Salt pans are one of the usual means to harvest salt but there are other ways too. Seawater may also be processed so that we can separate the salt from the water and with the help of some solar ovens, Brian and Shaena McMahon have been producing salt through this method.
While much of the commonly-used table salt today is mined on land, that salt originally came from seawater—the ancient oceans that later dried up, leaving behind residue. Large-scale salt mining companies usually use trucks and other big machinery powered by gasoline. The commercial sea salt harvesting process is also energy-intensive. “It’s usually boiled or baked using fossil fuels, and moved using big trucks,” Brian says.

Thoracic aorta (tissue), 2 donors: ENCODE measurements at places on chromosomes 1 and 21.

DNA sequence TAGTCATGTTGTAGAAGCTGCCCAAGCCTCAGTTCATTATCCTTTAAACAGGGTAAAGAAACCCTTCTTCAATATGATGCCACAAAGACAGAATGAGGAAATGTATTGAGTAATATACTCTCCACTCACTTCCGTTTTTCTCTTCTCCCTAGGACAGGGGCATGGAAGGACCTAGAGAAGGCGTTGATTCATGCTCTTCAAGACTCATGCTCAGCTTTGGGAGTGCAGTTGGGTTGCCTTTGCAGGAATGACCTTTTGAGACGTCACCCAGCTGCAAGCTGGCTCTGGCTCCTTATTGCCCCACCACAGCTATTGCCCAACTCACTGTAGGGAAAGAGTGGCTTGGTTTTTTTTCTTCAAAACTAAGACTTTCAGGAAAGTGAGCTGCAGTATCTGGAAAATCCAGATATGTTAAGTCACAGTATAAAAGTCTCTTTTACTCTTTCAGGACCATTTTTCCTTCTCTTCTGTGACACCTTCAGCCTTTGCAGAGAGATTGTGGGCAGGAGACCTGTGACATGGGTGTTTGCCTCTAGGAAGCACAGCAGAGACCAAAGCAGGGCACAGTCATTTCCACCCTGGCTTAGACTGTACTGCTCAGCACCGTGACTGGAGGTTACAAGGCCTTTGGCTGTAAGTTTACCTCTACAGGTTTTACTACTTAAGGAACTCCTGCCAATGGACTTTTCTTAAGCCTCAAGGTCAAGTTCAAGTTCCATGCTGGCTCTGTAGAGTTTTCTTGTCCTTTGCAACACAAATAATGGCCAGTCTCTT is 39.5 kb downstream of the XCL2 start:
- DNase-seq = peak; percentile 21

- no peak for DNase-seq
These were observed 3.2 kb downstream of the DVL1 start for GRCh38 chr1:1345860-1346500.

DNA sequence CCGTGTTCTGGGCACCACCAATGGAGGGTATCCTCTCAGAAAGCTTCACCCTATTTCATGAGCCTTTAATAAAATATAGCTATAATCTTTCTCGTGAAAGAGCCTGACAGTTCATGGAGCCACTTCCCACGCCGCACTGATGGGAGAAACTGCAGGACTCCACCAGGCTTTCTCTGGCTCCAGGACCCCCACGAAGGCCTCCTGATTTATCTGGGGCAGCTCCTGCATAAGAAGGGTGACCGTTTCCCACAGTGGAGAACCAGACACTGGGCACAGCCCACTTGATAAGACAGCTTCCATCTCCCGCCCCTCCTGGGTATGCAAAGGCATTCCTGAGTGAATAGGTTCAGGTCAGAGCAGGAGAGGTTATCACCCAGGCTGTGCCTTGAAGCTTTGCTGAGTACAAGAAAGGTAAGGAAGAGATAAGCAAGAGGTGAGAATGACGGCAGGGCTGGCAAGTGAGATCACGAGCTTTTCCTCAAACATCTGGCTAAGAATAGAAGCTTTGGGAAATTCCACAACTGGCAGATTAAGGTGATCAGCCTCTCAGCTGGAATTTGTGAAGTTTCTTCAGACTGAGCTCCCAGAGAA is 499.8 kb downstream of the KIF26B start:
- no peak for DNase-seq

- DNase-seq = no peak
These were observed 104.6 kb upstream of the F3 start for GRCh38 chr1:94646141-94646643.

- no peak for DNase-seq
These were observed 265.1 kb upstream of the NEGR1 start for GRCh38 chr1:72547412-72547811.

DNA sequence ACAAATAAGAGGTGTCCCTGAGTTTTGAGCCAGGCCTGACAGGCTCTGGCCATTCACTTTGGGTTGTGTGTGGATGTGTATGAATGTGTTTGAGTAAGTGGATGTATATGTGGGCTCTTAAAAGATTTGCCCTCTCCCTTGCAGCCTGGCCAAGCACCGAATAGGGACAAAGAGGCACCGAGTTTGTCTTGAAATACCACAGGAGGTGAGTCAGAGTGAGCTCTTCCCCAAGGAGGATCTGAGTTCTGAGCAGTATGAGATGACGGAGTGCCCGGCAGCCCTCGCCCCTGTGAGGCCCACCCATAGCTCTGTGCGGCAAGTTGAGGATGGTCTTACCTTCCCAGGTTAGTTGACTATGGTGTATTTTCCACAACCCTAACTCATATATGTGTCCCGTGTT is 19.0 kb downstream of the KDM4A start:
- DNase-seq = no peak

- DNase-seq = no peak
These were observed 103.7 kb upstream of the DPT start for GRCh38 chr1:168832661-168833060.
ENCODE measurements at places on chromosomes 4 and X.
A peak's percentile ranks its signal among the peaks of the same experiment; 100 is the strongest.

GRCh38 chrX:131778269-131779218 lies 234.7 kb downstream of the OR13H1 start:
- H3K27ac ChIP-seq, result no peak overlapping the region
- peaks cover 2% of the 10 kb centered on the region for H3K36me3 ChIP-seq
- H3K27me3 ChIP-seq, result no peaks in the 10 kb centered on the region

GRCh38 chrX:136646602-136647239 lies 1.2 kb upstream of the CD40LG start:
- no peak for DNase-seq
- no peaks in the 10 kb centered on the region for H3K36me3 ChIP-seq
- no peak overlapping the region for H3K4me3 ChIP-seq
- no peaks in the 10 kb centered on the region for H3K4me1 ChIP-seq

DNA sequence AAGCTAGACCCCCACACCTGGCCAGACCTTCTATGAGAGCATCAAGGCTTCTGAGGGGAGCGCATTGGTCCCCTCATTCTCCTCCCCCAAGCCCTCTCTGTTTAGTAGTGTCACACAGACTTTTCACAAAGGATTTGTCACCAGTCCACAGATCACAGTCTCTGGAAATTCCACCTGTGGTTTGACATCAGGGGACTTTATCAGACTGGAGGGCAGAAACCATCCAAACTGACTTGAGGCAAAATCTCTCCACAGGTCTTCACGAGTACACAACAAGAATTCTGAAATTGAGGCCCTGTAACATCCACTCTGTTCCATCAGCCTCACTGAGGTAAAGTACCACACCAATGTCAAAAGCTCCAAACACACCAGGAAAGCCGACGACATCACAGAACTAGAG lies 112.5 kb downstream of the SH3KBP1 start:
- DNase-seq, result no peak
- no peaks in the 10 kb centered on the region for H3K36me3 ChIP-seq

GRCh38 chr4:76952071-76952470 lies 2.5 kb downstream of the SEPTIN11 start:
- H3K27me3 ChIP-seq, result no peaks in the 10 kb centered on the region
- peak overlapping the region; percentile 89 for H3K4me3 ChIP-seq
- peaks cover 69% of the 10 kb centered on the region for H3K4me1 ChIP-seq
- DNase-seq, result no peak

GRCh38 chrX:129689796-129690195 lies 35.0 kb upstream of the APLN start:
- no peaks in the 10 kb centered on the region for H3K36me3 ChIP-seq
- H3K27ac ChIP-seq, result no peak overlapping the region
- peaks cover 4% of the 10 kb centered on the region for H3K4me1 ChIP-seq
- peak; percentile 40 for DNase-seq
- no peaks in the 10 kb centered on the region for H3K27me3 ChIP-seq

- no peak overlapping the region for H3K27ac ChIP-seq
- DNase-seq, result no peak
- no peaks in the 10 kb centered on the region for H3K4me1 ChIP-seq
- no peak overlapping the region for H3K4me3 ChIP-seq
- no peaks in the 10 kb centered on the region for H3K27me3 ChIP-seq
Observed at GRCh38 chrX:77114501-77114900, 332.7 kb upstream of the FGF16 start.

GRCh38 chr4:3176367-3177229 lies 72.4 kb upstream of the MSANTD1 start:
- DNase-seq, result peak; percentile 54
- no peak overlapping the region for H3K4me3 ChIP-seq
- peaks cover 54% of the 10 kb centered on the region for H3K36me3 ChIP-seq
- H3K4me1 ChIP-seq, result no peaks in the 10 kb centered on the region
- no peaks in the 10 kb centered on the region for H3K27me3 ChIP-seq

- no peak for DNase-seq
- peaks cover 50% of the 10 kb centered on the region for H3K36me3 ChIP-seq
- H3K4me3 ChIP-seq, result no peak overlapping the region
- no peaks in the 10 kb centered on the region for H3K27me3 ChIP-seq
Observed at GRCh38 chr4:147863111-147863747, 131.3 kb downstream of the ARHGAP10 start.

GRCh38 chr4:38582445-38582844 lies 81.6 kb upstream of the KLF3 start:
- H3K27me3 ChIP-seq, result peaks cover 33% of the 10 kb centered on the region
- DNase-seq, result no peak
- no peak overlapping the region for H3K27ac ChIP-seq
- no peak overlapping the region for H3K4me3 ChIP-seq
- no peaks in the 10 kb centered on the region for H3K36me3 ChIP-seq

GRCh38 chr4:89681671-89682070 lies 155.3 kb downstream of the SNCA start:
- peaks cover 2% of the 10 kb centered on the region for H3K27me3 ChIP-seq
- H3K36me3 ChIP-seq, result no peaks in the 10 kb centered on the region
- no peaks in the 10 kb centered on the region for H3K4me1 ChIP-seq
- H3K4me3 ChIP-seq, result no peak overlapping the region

Before the Industrial Revolution, however, solar salt making was all the rage in the United States. At Syracuse brine springs, where water was originally evaporated using fires, salt-makers first tried solar evaporation in 1822—and then fully switched to this method. The McMahons are following the same ideology at Hatteras Saltworks.
(Image credit: Aaron Tuelle/JStor)